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English topics / GREAT BRITAIN.doc
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12. Complete the table. Use all the texts in this section to help you. Speak about the British political system.

13. Each country in Britain has its own patron saint and floral emblem. What are Britain’s National Emblems? What are the Symbols of England, Scotland and Wales? Read these texts and discuss them with your group-mates.

Each part of the United Kingdom has its own Saint's Day:

St. David

St Patrick

St. George

St. Andrew

How is each National Day Celebrated in London?

A. 1 March, St. David's Day, is the national day of Wales.

St David's Day is celebrated in Wales on 1 March, in honour of Dewi Sant or St David, the patron saint of Wales. He was a Celtic monk, abbot and bishop, who lived in the sixth century. He spread the word of Christianity across Wales.

The most famous story about Saint David tells how he was preaching to a huge crowd and the ground is said to have risen up, so that he was standing on a hill and everyone had a better chance of hearing him.

On St David's Day, some children in Wales dress in their national costume, which consists of a tall black hat, white frilled cap and long dress. The national flag of Wales, depicting a fiery red dragon against a green and white background, is also flown.

The national flower of Wales is the daffodil, which is traditionally worn on St. David’s Day. The vegetable called leek is also considered to be a traditional emblem of Wales.

There are many explanations of how the leek came to be adopted as the national emblem of Wales. One is that St David advised the Welsh, on the eve of battle with the Saxons, to wear leeks in their caps to distinguish friend from foe. As Shakespeare records in Henry V, the Welsh archers wore leeks at the battle of Agincourt in 1415.

B. 17 March, St. Patrick's Day, is the national day of Northern Ireland and Republic of Ireland.

Saint Patrick is the patron saint of Ireland. He is credited with bringing Christianity to Ireland. Born in Britain, he was carried off by pirates and spent six years in slavery before escaping and training as a missionary. The national flower of Northern Ireland is the shamrock, a three-leaved plant similar to clover. An Irish tale tells of how Patrick used the three-leafed shamrock to explain the Trinity. He used it in his sermons to represent how the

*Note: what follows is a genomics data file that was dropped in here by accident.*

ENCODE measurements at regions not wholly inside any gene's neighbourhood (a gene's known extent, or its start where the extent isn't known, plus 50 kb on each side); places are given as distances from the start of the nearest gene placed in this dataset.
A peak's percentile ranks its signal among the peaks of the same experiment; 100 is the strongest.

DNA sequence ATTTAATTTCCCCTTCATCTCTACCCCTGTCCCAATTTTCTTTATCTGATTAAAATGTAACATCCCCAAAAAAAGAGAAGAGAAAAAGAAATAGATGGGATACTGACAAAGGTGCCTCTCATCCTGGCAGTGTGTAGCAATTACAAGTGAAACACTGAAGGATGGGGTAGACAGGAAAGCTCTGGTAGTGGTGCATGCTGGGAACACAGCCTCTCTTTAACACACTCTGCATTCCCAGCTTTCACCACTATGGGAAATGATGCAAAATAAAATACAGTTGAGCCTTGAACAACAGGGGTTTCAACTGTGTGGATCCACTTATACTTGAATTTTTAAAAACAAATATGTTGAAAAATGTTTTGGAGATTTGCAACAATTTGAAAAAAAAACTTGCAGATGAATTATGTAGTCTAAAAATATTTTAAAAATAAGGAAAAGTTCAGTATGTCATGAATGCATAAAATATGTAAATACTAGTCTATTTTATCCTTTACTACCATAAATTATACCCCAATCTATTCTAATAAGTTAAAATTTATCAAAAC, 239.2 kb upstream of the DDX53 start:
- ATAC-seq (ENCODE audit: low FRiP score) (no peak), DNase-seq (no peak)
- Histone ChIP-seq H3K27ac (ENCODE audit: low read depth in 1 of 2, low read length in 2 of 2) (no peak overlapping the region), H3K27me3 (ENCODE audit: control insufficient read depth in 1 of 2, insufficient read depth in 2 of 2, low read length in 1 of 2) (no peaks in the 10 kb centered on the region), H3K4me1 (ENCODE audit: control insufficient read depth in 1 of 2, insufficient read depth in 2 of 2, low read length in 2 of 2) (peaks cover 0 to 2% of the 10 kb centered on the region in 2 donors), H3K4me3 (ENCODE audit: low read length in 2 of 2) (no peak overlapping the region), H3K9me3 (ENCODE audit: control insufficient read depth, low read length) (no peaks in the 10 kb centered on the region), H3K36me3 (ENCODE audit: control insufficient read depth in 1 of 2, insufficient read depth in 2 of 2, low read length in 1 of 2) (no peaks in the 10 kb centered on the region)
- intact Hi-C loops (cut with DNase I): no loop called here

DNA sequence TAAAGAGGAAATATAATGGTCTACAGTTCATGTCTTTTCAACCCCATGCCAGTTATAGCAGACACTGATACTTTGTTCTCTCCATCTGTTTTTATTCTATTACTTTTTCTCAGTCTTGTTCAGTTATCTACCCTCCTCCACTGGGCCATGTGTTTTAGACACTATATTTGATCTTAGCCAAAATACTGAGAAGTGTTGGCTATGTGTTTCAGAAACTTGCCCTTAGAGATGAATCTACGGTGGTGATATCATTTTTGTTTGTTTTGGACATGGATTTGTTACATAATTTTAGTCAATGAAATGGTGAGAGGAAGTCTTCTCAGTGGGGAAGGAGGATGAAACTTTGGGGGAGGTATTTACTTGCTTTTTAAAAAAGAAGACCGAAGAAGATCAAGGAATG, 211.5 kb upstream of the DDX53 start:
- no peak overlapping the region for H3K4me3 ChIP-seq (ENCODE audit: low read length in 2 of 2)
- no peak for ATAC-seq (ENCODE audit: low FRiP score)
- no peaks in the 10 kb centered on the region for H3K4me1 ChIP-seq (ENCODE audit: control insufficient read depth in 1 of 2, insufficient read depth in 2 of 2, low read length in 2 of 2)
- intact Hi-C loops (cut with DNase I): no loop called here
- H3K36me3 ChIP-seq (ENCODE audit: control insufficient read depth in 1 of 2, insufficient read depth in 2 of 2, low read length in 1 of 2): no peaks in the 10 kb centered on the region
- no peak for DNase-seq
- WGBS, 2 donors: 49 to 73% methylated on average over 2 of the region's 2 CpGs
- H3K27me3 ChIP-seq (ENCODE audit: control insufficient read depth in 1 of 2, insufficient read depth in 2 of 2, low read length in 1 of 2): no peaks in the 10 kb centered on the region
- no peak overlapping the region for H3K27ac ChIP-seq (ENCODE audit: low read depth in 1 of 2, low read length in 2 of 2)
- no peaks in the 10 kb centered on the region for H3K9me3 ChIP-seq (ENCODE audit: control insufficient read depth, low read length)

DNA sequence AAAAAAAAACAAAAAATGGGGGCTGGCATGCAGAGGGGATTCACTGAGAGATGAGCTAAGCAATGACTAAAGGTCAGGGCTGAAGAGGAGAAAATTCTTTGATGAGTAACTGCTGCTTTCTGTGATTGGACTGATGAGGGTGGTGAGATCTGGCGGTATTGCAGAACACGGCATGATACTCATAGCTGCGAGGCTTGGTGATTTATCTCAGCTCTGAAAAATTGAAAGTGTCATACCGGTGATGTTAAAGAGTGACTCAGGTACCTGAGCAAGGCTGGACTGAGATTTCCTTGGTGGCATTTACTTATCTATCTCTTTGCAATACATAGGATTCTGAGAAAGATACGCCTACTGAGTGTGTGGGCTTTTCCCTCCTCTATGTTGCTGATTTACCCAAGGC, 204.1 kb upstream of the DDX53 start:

Father, the Son, and the Holy Spirit could all exist as separate elements of the same entity. His followers adopted the custom of wearing a shamrock on his feast day.

C. 23 April, St. George's Day, is the national day of England

A story dating back to the 6th century tells that St George rescued a maiden by slaying a fearsome fire-breathing dragon. The Saint's name was shouted as a battle cry by English knights who fought beneath the red-cross banner of St George during the Hundred Years War (1338-1453). Some people wear a red rose on St Georges Day.

The flower has been adopted as England’s emblem since the time of the Wars of the Roses - civil wars (1455-1485) between the royal house of Lancaster (whose emblem was a red rose) and the royal house of York (whose emblem was a white rose).


. Scotland - St. Andrew - the Thistle and Scottish Bluebell

The national flower of Scotland is the thistle, a prickly-leaved purple flower which was first used in the 15th century as a symbol of defence. The Scottish Bluebell is also seen as the flower of Scotland.

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